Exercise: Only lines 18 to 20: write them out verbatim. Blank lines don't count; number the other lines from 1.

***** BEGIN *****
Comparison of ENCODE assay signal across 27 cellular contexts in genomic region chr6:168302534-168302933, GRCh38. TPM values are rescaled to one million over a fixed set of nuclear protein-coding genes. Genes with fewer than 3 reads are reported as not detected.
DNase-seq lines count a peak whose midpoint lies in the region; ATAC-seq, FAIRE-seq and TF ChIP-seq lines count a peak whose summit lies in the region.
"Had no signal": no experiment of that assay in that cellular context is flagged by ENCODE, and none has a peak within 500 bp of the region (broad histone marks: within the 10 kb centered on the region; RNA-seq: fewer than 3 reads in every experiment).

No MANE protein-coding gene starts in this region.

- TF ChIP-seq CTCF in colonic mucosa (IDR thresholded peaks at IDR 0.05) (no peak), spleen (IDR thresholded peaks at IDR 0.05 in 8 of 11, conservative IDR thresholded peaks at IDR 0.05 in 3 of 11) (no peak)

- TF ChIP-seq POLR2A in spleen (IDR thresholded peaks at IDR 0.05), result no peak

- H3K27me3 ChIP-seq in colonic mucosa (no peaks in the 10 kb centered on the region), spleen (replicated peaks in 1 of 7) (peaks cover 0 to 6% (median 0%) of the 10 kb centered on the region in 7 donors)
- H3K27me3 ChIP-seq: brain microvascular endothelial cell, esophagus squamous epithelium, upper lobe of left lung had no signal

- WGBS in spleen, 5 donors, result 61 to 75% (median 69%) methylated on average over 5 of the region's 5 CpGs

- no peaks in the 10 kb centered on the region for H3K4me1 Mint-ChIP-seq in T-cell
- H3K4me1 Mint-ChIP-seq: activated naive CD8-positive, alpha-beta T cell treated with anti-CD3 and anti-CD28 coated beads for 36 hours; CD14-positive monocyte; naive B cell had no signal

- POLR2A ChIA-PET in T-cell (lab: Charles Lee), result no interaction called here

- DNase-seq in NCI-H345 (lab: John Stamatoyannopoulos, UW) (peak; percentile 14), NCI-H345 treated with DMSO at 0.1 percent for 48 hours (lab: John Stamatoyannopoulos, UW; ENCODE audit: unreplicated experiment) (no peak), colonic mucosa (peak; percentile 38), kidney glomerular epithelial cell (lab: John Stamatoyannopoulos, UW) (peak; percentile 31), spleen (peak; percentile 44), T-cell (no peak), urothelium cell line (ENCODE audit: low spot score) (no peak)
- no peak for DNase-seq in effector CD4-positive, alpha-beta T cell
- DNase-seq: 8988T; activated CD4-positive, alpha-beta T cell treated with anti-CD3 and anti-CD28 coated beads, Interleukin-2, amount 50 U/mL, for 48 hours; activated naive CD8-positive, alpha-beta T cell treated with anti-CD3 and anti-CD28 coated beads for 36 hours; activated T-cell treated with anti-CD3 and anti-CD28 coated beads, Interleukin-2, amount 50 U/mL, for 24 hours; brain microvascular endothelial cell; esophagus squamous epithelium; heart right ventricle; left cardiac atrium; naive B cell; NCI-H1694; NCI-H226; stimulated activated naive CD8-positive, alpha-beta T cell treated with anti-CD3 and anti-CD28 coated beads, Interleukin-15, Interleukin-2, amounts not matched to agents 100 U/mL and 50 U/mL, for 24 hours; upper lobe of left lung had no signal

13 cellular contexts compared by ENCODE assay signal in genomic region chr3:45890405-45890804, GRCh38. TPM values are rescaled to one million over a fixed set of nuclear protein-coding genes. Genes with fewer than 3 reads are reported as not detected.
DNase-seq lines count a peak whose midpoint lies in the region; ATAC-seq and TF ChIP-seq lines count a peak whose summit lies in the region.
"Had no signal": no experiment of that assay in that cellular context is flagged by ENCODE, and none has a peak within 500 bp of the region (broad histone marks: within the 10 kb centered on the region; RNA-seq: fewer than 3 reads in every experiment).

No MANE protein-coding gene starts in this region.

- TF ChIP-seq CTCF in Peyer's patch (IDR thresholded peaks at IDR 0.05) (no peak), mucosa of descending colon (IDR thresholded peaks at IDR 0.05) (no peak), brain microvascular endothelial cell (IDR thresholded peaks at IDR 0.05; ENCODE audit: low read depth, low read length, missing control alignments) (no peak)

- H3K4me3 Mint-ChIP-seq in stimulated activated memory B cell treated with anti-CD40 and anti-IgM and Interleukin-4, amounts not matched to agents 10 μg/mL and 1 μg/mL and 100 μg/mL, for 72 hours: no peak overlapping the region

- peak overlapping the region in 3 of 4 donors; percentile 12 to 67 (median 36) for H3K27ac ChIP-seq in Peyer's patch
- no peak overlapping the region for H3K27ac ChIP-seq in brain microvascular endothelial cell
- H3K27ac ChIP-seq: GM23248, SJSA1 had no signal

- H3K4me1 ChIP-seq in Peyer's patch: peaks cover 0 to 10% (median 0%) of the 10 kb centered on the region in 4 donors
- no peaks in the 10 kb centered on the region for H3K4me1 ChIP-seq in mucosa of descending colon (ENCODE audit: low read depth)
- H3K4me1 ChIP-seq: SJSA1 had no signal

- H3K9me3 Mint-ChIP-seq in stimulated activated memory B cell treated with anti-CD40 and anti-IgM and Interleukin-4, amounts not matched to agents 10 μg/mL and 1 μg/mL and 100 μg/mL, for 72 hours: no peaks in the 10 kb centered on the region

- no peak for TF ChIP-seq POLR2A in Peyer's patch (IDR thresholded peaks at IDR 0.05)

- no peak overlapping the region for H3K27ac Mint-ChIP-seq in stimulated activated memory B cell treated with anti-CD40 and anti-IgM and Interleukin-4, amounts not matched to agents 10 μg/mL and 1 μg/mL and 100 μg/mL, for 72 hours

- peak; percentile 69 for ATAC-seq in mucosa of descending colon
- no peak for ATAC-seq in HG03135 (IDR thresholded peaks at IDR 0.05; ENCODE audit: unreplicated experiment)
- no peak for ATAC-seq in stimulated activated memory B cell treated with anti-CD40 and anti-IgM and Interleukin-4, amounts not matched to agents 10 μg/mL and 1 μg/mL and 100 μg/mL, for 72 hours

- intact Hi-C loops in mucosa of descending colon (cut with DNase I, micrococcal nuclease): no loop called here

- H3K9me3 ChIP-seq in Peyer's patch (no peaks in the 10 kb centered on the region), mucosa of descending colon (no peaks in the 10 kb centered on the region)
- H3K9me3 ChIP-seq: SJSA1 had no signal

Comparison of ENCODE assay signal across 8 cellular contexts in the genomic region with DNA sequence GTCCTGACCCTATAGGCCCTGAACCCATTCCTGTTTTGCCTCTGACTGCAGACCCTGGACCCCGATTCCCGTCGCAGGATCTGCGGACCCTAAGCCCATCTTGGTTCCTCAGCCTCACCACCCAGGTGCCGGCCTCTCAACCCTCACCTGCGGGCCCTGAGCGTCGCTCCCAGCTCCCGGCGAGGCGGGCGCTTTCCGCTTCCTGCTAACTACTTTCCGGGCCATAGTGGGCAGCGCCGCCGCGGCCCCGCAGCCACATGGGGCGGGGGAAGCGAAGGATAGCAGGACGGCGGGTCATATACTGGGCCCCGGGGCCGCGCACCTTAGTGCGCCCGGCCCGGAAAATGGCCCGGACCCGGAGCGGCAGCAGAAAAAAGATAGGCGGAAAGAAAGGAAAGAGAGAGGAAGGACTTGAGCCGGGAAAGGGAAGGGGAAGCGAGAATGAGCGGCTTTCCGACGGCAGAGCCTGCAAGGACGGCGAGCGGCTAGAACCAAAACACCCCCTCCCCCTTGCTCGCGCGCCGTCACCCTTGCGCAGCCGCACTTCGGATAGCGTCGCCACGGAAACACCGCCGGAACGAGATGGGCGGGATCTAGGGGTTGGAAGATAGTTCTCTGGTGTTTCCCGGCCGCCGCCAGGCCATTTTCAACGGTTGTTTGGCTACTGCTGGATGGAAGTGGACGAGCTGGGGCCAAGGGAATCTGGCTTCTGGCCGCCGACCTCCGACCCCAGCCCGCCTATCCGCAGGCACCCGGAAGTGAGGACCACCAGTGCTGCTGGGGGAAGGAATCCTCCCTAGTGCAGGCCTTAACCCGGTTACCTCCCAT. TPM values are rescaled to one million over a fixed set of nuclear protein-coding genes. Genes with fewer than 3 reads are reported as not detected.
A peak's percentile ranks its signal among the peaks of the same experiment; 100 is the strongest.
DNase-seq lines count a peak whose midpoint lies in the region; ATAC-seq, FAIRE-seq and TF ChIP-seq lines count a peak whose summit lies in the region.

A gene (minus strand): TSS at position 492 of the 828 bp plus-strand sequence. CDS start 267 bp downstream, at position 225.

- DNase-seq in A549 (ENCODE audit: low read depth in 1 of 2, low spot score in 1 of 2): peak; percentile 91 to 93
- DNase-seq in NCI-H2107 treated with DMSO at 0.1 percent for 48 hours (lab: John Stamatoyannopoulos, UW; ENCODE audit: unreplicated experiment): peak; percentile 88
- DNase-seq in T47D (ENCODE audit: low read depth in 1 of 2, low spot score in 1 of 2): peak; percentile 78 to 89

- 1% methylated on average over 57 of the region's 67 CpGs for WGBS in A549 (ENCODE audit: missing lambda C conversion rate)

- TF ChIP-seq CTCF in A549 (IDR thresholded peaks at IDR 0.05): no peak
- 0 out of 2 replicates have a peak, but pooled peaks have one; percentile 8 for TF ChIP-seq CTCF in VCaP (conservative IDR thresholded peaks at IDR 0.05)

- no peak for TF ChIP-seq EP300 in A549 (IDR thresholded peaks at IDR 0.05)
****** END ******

"Had no signal": no experiment of that assay in that cellular context is flagged by ENCODE, and none has a peak within 500 bp of the region (broad histone marks: within the 10 kb centered on the region; RNA-seq: fewer than 3 reads in every experiment).

No MANE protein-coding gene starts in this region.

- TF ChIP-seq CTCF in Peyer's patch (IDR thresholded peaks at IDR 0.05) (no peak), mucosa of descending colon (IDR thresholded peaks at IDR 0.05) (no peak), brain microvascular endothelial cell (IDR thresholded peaks at IDR 0.05; ENCODE audit: low read depth, low read length, missing control alignments) (no peak)